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Faculty of InternationalSample Institute

Taxation

Research Visit Based on a Fellowship

If your research visit to Germany is supposed to take place in the framework of a fellowship you may, under certain circumstances, be exempt from taxation under German income tax law. It is certainly worth consulting the organisation which has awarded the fellowship on this point. Furthermore, you should find out whether the fellowship paid in Germany is subject to taxation in your own country.

The preconditions for tax exemption on fellowships in Germany are:

  • award from public funds or via a public or nonprofit agency (recognised under German law)
  • sponsoring research or academic or artistic training or continuing education
  • no higher than the amount required to fulfill the research task or to cover living and training needs
  • grant according to the regulations of the donor
  • no quid pro quo requirement or employment of the recipient

Research Visit Based on an Employment Contract

If your research visit is based on an employment contract in Germany and will last more than 6 months you will effectively be liable to taxation in Germany on your globally-earned income and assets.

Income tax

Income tax is deducted from your salary at source and paid to the state directly by your employer, i.e. the university. The amount of taxation depends on income, marital status and tax bracket. When you first start work and at the beginning of every subsequent calendar year, you will have to hand a “Lohnsteuerkarte” (tax card) in to your employer. It contains personal details that are relevant for taxation, such as whether you are married and have children. You can obtain this card from the “Einwohnermeldeamt” (Residents’ Registration Office) in your place of residence. However, an electronic system is currently being developed: in future, every person registered will be issued with a life-long ID number. You will usually be sent this number by post a few days after registering at the Residents’ Registration Office. During the transition period, a paper tax card will still be issued; it will probably be abolished completely in 2011 and replaced by the “Steuer-Identifikationsnummer” (tax identification number).

Double Taxation Agreements

In order to avoid a situation in which foreigners are liable to pay tax both in Germany and in their own countries, double taxation agreements have been signed with many countries. They regulate in which country you have to pay tax. If you stay in Germany for less than 6 months, your income will be taxed in your own country provided that you work for a foreign employer and that the double taxation agreement assigns the right of taxation to your own country. If one of these conditions is not met, your salary will be taxed in Germany. Agreements exist with some countries stating that university teachers and researchers who come to Germany for a maximum of two years to work on research at a public research institution may pay their taxes in their own countries. Details can be found in the double taxation agreements between the Member States of the EU and other countries at the website of the Federal Ministry of Finance.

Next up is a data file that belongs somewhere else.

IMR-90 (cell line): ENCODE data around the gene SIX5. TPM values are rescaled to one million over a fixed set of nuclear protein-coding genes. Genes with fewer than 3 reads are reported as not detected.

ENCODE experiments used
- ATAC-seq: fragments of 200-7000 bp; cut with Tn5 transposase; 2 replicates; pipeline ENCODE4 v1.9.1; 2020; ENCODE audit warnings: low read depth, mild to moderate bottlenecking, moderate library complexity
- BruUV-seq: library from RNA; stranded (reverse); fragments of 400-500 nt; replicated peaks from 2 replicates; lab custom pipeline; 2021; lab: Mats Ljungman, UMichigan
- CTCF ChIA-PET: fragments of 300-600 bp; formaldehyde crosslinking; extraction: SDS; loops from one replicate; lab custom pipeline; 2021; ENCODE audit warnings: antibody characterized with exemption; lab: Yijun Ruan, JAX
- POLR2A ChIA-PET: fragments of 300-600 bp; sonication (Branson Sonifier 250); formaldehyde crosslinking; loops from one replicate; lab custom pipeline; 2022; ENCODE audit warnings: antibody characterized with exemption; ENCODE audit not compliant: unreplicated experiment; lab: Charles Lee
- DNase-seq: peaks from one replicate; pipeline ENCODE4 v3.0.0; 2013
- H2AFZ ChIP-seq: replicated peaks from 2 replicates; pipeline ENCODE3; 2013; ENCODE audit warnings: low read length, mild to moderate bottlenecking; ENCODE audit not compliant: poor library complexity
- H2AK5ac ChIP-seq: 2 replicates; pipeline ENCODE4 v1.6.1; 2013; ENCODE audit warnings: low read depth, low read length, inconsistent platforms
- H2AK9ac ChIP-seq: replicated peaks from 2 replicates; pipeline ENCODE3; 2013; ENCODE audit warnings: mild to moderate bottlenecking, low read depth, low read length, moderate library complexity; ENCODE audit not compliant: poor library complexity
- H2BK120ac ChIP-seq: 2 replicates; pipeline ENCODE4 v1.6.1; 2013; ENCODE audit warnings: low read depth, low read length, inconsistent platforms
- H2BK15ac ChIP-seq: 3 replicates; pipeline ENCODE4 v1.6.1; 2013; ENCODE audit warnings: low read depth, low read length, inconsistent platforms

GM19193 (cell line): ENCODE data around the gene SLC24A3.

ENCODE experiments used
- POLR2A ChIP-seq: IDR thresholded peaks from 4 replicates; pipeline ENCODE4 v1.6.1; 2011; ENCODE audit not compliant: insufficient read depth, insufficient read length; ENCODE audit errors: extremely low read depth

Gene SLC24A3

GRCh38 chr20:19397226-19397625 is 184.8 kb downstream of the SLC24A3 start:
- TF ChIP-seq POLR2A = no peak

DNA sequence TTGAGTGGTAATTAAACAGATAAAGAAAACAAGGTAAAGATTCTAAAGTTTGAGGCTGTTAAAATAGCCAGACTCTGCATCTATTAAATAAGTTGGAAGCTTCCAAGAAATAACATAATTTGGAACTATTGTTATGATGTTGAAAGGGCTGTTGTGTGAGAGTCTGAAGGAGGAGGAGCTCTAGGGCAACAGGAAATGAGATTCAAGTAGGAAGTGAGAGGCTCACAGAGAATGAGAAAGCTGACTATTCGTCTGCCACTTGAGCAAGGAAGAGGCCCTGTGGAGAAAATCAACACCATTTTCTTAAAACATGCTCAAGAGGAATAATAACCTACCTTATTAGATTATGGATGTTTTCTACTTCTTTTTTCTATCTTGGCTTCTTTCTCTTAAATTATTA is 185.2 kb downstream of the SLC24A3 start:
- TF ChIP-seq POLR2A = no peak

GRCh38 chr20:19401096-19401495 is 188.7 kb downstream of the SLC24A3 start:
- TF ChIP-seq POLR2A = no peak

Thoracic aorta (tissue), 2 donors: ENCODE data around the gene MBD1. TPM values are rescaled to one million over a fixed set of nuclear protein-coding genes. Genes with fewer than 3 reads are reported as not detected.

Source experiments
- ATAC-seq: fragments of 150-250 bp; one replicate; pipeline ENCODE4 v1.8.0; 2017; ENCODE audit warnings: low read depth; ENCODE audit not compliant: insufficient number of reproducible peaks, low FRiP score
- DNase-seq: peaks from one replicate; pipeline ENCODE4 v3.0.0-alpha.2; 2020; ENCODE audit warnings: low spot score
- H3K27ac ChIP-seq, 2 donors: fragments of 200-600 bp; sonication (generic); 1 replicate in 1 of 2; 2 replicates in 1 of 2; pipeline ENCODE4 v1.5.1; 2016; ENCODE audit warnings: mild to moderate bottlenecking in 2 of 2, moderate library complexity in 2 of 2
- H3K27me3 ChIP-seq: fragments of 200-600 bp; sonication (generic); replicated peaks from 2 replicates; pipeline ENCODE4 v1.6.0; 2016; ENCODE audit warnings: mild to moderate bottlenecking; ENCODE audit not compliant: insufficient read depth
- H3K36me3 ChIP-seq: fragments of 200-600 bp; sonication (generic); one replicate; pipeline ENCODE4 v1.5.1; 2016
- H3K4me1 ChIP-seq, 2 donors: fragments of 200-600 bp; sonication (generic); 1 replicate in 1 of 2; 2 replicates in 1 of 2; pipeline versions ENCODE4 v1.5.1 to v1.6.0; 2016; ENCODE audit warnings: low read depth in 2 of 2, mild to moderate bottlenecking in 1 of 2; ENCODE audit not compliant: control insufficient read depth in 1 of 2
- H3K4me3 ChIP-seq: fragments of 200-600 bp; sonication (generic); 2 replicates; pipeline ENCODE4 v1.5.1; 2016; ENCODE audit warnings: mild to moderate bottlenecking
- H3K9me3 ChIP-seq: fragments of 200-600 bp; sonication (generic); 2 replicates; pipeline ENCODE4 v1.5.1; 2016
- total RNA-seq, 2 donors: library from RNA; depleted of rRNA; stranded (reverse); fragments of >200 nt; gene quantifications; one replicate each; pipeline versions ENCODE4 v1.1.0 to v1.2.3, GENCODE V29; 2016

Tax Return

At the end of each calendar year you may apply to the tax office at your place of residence for a “Lohnsteuerausgleich” (income tax adjustment). This may entitle you to a partial refund of tax paid. The necessary documents can be obtained from the local “Finanzamt” (tax office) or “Rathaus” (town hall). You can also submit a tax return from your own country if you have already returned home. It must reach the local tax offi ce by May of the following year; at the very latest by 31 December. When the tax office has processed the tax return you will receive a “Steuerbescheid” (tax statement) informing you whether and to what extent tax will be refunded. It may be worth paying a “Steuerberater” (tax accountant) to help you complete your tax return.

Church Tax

An unusual feature of taxation in Germany is statecollected “Kirchensteuer” (church tax). Under certain circumstances, churches can have their tax collected for them by the tax office. In the case of the major churches, church tax (roughly 9% of income tax) is collected by the state together with income tax and automatically deducted from your monthly salary. This is the reason why you are asked to state your religion when you register at the Residents’ Registration Office. If you belong to the Roman Catholic Church, the Lutheran Church, the Reformed Protestant Church, the Jewish Community or certain Protestant Free Churches you are required to pay church tax in Germany. This does not apply however, if you belong to the Anglican Church or the Orthodox Church. If in doubt, ask for advice at the Residents’ Registration Office.